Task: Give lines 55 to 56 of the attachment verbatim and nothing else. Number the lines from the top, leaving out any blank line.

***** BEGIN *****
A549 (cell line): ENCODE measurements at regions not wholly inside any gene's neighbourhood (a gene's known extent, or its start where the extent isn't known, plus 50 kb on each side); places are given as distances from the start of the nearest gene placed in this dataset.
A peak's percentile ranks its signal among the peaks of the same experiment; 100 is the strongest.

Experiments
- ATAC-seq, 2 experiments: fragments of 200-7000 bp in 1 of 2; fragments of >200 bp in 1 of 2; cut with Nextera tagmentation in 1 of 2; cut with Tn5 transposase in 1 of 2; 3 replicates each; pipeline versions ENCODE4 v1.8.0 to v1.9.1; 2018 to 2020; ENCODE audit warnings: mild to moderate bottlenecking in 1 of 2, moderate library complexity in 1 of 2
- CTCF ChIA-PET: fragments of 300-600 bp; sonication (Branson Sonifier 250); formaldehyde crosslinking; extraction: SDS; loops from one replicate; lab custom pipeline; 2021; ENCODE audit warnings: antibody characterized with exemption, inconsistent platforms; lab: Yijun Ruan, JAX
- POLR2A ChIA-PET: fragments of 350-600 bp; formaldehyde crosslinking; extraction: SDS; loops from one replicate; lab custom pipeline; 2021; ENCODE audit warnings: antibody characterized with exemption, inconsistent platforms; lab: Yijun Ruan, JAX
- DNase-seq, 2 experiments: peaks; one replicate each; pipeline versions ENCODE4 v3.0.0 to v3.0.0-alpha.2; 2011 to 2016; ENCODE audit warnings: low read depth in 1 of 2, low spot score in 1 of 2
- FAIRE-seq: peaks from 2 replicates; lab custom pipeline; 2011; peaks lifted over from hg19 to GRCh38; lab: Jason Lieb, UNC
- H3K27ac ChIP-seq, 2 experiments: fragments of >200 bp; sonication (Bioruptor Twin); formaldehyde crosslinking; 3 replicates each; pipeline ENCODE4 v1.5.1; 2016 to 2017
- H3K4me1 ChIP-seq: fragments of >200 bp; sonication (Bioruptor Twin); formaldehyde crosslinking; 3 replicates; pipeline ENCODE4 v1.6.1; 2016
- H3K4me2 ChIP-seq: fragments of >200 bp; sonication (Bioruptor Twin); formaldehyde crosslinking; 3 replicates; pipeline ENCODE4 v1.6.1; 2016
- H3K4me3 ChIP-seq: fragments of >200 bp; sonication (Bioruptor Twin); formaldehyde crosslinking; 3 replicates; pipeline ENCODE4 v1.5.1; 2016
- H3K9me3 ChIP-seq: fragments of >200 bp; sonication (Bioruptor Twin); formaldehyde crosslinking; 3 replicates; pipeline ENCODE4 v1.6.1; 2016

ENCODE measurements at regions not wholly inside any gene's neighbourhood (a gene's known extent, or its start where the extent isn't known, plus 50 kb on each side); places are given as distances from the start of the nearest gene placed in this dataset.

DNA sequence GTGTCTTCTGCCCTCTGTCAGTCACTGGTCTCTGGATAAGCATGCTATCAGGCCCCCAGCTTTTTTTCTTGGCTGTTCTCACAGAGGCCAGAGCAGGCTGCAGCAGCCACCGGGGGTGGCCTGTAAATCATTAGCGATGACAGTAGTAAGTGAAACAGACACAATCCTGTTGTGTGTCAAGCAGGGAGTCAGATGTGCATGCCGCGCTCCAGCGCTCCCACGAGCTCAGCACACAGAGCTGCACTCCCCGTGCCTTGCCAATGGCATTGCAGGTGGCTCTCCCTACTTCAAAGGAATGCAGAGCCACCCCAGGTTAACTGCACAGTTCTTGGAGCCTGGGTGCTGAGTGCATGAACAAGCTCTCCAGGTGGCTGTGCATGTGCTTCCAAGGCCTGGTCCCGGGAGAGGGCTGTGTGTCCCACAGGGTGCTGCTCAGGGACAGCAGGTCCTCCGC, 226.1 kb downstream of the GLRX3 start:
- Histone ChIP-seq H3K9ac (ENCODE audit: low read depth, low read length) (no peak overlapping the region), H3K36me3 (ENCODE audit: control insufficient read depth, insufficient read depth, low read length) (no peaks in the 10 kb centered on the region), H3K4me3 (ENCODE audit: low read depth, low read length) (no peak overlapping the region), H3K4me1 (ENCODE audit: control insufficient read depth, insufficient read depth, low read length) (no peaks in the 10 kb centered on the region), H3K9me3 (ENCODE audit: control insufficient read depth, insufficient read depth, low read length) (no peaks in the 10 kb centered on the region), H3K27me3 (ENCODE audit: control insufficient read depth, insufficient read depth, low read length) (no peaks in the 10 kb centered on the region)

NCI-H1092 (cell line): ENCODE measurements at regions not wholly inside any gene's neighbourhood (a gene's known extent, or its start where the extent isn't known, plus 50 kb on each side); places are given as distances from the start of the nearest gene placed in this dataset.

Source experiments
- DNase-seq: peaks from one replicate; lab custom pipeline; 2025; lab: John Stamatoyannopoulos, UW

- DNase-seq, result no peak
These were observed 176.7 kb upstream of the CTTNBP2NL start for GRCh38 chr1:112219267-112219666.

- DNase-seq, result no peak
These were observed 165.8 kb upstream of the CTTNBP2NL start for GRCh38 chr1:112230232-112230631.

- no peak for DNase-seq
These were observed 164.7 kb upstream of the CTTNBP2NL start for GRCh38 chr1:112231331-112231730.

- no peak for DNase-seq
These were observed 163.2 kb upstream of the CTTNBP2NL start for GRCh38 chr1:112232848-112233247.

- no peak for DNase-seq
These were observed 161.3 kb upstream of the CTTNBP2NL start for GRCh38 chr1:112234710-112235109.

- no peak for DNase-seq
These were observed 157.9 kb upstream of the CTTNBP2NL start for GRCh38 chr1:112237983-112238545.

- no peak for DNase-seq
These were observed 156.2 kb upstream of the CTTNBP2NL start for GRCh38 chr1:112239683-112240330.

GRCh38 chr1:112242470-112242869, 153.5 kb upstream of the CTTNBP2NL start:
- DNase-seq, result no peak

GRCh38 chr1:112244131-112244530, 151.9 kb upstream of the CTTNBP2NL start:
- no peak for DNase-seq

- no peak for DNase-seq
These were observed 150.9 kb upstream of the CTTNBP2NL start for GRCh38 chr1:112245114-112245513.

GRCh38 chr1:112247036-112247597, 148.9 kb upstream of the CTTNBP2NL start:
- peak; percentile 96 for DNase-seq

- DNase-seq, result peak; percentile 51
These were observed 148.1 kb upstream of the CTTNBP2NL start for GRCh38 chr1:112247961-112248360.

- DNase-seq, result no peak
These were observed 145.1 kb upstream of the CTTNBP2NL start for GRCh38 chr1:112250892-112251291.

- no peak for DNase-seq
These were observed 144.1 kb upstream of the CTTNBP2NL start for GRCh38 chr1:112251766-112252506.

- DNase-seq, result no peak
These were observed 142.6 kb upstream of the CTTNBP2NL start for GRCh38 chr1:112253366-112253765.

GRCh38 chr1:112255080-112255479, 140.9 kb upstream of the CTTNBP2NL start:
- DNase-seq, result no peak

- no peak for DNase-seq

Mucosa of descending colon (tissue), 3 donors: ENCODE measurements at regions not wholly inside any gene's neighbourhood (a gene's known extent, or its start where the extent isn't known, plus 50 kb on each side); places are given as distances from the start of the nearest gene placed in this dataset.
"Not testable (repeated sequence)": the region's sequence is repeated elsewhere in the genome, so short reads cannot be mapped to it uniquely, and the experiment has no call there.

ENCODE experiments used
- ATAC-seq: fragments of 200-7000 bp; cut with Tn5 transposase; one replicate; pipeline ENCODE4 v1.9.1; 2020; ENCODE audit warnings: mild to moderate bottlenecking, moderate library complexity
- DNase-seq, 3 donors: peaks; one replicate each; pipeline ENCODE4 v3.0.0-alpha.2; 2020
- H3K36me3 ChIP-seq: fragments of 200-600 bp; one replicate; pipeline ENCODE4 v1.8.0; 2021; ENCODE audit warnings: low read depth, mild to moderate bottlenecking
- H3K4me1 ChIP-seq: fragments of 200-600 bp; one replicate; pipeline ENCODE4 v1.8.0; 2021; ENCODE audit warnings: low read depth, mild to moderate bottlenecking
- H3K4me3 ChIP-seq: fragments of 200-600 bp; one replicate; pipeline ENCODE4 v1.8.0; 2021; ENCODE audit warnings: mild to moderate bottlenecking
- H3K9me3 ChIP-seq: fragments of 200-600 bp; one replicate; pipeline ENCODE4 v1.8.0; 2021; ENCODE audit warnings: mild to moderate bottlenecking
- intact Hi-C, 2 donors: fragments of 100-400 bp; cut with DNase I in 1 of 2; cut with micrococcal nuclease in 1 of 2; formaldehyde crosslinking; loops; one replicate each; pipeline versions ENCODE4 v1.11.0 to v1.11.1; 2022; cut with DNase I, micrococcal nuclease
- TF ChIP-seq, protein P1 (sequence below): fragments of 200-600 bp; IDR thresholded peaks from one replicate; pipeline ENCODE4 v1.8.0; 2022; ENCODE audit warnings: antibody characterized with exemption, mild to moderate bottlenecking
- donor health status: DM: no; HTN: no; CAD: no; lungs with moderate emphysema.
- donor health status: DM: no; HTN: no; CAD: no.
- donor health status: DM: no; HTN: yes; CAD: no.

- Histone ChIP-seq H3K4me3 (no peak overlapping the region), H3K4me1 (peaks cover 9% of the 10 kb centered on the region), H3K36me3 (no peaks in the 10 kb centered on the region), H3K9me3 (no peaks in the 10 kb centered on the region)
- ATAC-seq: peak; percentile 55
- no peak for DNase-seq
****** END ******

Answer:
ENCODE experiments used
- ATAC-seq: fragments of 200-7000 bp; cut with Tn5 transposase; one replicate; pipeline ENCODE4 v1.9.1; 2020; ENCODE audit warnings: mild to moderate bottlenecking, moderate library complexity